Can it get any stranger than that ?
That was the consensus of bowling fans everywhere Sunday after Mika Koivuniemi missed a 10-pin in the 10th frame of the title match to hand the U.S. Open title to Norm Duke 225-216 in a bizarre ending to a PBA Tour TV show for the second straight day.
In the famous words of the late, great Jack Buck: "I don't believe what I just saw."
I was sitting in the bar at Towne and Country Lanes in Joliet, Ill., after bowling in a tourney there, watching the title match with several other bowlers and it was bedlam when Koivuniemi missed the 10-pin.
He still would have needed eight pins to win and seven to tie if he had made the spare, but to see "Major Mika" miss like that was almost unfathomable.
And to come after Duke seemingly lost his chance to win on a solid 8-pin in the eighth frame and a day after the bizarre ending to Saturday's show on ESPN2 in which Bill O'Neill handed a win to Ryan Shafer with an open in the 10th , well it was almost too much to believe.
After the solid 8-pin in the eighth, Duke closed with four of the most unbelievably clutch strikes in bowling history, considering the brutally tough U.S. Open pattern and what was at stake. That forced Koivuniemi to mark in the 10th.
Duke won $80,000 and tied fellow Hall of Famer Mark Roth for fourth in PBA history with 34 titles. Seven of Duke's are majors.
"You'd like to say to yourself I just won the U.S. Open, and maybe I'll grow into that, but right this minute, I feel like Mika lost the U.S. Open," Duke said in a PBA news release. "But I'm sitting here, holding the trophy. I had conceded the match. I knew the last four strikes were important, because you never know what'll happen. But missing the 10 pin is like having your ace pitcher on the mound and he throws four straight balls, and you lose."
Duke had faced a similar circumstance when he made the 2-4-5-8 in the 10th frame to win the 2008 U.S. Open.
"I couldn't feel my legs on the approach on that shot," Duke said in the PBA news release. "That's what happens under pressure. That's why guys miss three-foot putts. And it's fatigue. I'm exhausted. If I had to make a 10 pin to win, it would be suspect at best.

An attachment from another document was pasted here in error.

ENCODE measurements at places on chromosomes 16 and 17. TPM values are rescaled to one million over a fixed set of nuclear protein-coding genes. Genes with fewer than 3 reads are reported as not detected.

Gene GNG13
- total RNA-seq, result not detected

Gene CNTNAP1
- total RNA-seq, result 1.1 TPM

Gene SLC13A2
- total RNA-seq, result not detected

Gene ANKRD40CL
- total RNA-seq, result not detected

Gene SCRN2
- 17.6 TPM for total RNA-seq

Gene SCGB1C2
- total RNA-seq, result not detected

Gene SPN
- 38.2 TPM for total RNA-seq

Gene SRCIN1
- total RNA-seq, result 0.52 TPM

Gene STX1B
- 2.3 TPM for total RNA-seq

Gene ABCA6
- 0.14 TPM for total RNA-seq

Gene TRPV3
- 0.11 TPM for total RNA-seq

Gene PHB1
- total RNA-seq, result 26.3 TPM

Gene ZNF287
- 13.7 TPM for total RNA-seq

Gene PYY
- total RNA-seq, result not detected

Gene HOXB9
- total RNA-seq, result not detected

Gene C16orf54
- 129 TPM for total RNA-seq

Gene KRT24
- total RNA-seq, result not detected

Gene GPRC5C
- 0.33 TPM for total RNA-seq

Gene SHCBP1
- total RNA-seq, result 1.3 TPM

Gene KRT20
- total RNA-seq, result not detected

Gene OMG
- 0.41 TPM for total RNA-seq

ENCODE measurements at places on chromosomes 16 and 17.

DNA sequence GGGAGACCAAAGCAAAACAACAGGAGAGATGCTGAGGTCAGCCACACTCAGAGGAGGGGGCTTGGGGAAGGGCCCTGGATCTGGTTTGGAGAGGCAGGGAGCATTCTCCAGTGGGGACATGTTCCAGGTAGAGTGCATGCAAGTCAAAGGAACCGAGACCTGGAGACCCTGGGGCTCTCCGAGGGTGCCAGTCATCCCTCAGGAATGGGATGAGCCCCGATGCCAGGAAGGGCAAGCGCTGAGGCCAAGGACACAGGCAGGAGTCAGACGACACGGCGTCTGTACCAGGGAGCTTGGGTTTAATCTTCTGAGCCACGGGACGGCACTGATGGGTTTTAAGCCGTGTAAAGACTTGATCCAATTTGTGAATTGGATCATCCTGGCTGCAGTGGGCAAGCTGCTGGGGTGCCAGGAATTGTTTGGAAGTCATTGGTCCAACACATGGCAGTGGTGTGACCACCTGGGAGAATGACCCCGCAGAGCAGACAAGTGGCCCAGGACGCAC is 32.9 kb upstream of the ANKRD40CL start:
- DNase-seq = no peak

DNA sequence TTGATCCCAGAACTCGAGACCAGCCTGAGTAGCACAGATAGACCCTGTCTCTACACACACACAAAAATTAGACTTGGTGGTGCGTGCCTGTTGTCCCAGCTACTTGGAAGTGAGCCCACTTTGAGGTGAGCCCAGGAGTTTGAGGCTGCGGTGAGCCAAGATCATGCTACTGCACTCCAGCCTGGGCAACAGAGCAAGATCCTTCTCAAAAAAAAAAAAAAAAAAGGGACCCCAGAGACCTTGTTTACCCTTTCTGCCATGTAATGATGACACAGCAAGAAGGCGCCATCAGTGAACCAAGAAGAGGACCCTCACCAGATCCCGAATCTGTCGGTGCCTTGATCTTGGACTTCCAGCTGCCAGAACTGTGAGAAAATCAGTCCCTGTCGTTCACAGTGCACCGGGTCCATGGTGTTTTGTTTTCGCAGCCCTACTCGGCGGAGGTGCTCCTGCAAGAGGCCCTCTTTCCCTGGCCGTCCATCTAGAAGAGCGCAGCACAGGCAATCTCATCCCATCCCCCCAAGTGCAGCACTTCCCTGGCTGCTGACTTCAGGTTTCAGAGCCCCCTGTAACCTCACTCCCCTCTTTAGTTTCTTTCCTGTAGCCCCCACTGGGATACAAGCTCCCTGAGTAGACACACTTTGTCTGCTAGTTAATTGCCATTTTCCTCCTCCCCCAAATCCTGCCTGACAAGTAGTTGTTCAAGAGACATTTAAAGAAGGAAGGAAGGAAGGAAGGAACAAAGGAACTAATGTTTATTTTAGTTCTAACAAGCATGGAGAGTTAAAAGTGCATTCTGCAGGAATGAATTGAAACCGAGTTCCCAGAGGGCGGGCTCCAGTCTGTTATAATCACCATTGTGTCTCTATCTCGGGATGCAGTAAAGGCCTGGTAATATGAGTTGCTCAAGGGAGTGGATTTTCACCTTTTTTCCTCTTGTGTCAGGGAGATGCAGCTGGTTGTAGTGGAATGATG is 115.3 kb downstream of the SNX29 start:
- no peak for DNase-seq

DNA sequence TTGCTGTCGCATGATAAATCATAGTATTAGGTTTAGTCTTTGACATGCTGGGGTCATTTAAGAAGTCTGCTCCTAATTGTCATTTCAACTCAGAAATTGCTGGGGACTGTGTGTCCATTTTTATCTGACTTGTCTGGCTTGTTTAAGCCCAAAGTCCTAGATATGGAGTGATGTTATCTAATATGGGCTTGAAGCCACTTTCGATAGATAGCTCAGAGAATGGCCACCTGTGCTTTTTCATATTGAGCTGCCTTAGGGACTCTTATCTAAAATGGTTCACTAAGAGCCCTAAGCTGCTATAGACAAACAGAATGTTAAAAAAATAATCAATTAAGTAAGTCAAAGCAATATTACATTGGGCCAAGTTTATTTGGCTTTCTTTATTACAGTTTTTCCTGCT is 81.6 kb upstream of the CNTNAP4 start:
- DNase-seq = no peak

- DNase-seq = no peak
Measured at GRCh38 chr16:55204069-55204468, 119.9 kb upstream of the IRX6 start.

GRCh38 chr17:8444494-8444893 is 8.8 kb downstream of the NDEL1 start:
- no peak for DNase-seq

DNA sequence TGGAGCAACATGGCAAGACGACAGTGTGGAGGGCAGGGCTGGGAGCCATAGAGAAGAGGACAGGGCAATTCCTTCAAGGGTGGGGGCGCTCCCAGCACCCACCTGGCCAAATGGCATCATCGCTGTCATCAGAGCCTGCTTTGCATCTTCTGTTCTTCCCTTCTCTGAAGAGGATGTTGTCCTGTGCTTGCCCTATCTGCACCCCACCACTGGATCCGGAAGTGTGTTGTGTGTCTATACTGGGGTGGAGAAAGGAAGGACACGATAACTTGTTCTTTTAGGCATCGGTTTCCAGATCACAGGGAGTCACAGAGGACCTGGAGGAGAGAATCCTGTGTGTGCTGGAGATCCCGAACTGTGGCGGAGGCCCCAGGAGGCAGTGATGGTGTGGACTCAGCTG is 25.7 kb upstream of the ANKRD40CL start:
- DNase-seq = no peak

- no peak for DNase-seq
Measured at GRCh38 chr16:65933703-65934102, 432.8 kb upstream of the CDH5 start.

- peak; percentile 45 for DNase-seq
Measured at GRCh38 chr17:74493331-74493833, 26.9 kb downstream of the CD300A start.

"It's not like I didn't deserve to win. I was the top qualifier. I did throw four strikes in a row, after leaving a solid 8-pin in the eighth frame. I did what I needed to do"
Koivuniemi beat Shafer 236-222 in Sunday's first match, and then Tommy Jones in the semifinal match, 241-158.
"Duke is one of the greatest players ever. I knew it was going to be a tough match," Koivuniemi said in the PBA release. "I took the biggest shot of my life in the 10th frame and left the 10-pin, but unfortunately I didn't make my spare. It was my nerves, I guess. I was thinking about the wrong things. This is the first time in my life I've lost a title like that."
Over the past five years, PBA Tour players have coverted 95.9 percent of 10-pin leaves on national TV, PBA reported in the release.
68TH LUMBER LIQUIDATORS U.S. OPEN
Brunswick Zone-Carolier, North Brunswick, N.J., Sunday
1, Norm Duke, Clermont, Fla., one game, 225 pins, $80,000.
2, Mika Koivuniemi, Hartland, Mich., three games, 693 pins, $40,000.
3, Tommy Jones, Simpsonville, S.C., one game, 158 pins, $20,000.
4, Ryan Shafer, Horseheads, N.Y., two games, 415 pins.$13,000.
5, Bill O'Neill, Southampton, Pa., two games, 387 pins, $11,000.
6, Dan MacLelland, Saginaw, Mich., one game, 150 pins, $10,000.
Match One (Saturday night): O'Neill def. MacLelland, 204-150.
Match Two (Saturday night): Shafer def. O'Neill, 193-183.
Match Three: Koivuneimi def. Shafer, 236-222.
Semifinal Match: Koivuniemi def. Jones, 241-158.
Championship: Duke def. Koivuniemi, 225-216.